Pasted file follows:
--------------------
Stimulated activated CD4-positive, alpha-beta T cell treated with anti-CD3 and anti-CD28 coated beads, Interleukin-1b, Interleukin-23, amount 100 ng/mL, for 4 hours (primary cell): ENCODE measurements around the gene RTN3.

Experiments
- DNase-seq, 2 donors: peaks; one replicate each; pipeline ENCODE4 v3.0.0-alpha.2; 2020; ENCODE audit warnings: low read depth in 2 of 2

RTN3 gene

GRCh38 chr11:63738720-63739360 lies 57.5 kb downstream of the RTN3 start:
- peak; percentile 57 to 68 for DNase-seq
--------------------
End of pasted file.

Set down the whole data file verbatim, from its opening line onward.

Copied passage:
Stimulated activated CD4-positive, alpha-beta T cell treated with anti-CD3 and anti-CD28 coated beads, Interleukin-1b, Interleukin-23, amount 100 ng/mL, for 4 hours (primary cell): ENCODE measurements around the gene RTN3.

Experiments
- DNase-seq, 2 donors: peaks; one replicate each; pipeline ENCODE4 v3.0.0-alpha.2; 2020; ENCODE audit warnings: low read depth in 2 of 2

RTN3 gene

GRCh38 chr11:63738720-63739360 lies 57.5 kb downstream of the RTN3 start:
- peak; percentile 57 to 68 for DNase-seq